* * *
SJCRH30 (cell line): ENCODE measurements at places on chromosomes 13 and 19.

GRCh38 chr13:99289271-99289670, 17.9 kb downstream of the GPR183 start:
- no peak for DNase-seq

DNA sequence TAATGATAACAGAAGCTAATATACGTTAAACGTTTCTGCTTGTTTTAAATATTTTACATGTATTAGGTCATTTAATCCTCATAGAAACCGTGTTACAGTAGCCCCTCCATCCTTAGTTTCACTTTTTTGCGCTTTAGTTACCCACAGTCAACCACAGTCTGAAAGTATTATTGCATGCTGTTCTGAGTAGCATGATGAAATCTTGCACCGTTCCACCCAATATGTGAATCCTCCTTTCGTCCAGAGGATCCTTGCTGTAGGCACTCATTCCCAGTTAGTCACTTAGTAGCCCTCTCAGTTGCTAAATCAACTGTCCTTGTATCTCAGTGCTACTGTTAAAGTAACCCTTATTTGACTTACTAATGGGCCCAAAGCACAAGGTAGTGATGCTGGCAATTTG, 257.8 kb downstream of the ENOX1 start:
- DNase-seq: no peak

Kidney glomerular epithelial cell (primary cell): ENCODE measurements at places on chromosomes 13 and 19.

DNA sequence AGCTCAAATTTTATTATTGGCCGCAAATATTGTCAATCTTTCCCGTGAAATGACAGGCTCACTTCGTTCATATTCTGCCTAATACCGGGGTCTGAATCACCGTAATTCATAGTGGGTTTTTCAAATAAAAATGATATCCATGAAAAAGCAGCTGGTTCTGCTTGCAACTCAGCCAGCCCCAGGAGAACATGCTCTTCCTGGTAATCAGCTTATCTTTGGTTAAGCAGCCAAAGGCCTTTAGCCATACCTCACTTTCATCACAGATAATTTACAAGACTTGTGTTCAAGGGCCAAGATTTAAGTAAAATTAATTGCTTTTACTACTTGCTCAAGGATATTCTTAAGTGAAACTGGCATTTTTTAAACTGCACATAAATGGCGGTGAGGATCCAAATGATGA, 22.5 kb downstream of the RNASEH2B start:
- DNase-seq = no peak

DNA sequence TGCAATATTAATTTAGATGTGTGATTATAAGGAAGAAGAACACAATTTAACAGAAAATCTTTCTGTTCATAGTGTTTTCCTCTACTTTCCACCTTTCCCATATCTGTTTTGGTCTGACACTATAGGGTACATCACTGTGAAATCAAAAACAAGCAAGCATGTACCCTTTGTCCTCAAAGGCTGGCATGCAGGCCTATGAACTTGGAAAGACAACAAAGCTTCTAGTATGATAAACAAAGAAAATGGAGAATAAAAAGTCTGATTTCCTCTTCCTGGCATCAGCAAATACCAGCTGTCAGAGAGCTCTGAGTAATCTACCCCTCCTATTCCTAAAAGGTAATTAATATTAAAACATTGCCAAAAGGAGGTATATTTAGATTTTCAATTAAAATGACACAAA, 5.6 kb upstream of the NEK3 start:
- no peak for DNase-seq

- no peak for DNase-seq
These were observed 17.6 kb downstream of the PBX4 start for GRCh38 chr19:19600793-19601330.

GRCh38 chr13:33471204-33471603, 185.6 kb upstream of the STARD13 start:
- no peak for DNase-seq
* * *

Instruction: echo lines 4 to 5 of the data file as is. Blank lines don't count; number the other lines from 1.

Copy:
DNA sequence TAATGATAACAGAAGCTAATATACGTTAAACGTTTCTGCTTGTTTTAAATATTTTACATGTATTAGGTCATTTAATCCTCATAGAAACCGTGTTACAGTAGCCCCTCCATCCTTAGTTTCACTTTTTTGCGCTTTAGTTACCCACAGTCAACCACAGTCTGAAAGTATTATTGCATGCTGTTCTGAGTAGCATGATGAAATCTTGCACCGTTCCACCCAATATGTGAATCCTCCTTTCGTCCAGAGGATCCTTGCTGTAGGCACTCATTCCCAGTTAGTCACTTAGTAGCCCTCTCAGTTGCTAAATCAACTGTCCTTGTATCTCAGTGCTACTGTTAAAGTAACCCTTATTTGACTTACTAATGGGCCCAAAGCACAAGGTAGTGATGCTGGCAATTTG, 257.8 kb downstream of the ENOX1 start:
- DNase-seq: no peak